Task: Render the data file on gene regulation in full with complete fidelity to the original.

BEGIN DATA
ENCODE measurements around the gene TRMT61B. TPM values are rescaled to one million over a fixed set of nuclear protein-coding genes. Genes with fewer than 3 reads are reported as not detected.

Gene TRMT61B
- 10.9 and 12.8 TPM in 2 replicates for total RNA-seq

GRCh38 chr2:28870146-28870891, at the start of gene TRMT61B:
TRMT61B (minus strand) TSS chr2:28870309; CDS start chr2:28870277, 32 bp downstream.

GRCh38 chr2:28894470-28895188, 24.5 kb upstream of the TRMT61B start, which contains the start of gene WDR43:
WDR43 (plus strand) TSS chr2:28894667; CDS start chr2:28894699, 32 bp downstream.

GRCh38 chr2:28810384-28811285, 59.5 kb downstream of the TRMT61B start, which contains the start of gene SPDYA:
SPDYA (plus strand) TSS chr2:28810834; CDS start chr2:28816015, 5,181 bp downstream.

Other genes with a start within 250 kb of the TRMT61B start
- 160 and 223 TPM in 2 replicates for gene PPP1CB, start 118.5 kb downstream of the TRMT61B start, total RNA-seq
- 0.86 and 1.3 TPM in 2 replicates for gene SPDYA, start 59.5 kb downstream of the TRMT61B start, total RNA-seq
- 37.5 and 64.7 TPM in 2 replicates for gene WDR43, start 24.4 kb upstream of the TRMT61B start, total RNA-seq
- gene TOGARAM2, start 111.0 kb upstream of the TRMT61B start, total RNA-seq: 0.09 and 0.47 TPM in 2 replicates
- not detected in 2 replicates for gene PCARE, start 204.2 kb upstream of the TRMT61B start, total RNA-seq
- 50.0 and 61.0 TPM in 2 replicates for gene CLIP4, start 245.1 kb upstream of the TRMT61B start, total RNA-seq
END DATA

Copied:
ENCODE measurements around the gene TRMT61B. TPM values are rescaled to one million over a fixed set of nuclear protein-coding genes. Genes with fewer than 3 reads are reported as not detected.

Gene TRMT61B
- 10.9 and 12.8 TPM in 2 replicates for total RNA-seq

GRCh38 chr2:28870146-28870891, at the start of gene TRMT61B:
TRMT61B (minus strand) TSS chr2:28870309; CDS start chr2:28870277, 32 bp downstream.

GRCh38 chr2:28894470-28895188, 24.5 kb upstream of the TRMT61B start, which contains the start of gene WDR43:
WDR43 (plus strand) TSS chr2:28894667; CDS start chr2:28894699, 32 bp downstream.

GRCh38 chr2:28810384-28811285, 59.5 kb downstream of the TRMT61B start, which contains the start of gene SPDYA:
SPDYA (plus strand) TSS chr2:28810834; CDS start chr2:28816015, 5,181 bp downstream.

Other genes with a start within 250 kb of the TRMT61B start
- 160 and 223 TPM in 2 replicates for gene PPP1CB, start 118.5 kb downstream of the TRMT61B start, total RNA-seq
- 0.86 and 1.3 TPM in 2 replicates for gene SPDYA, start 59.5 kb downstream of the TRMT61B start, total RNA-seq
- 37.5 and 64.7 TPM in 2 replicates for gene WDR43, start 24.4 kb upstream of the TRMT61B start, total RNA-seq
- gene TOGARAM2, start 111.0 kb upstream of the TRMT61B start, total RNA-seq: 0.09 and 0.47 TPM in 2 replicates
- not detected in 2 replicates for gene PCARE, start 204.2 kb upstream of the TRMT61B start, total RNA-seq
- 50.0 and 61.0 TPM in 2 replicates for gene CLIP4, start 245.1 kb upstream of the TRMT61B start, total RNA-seq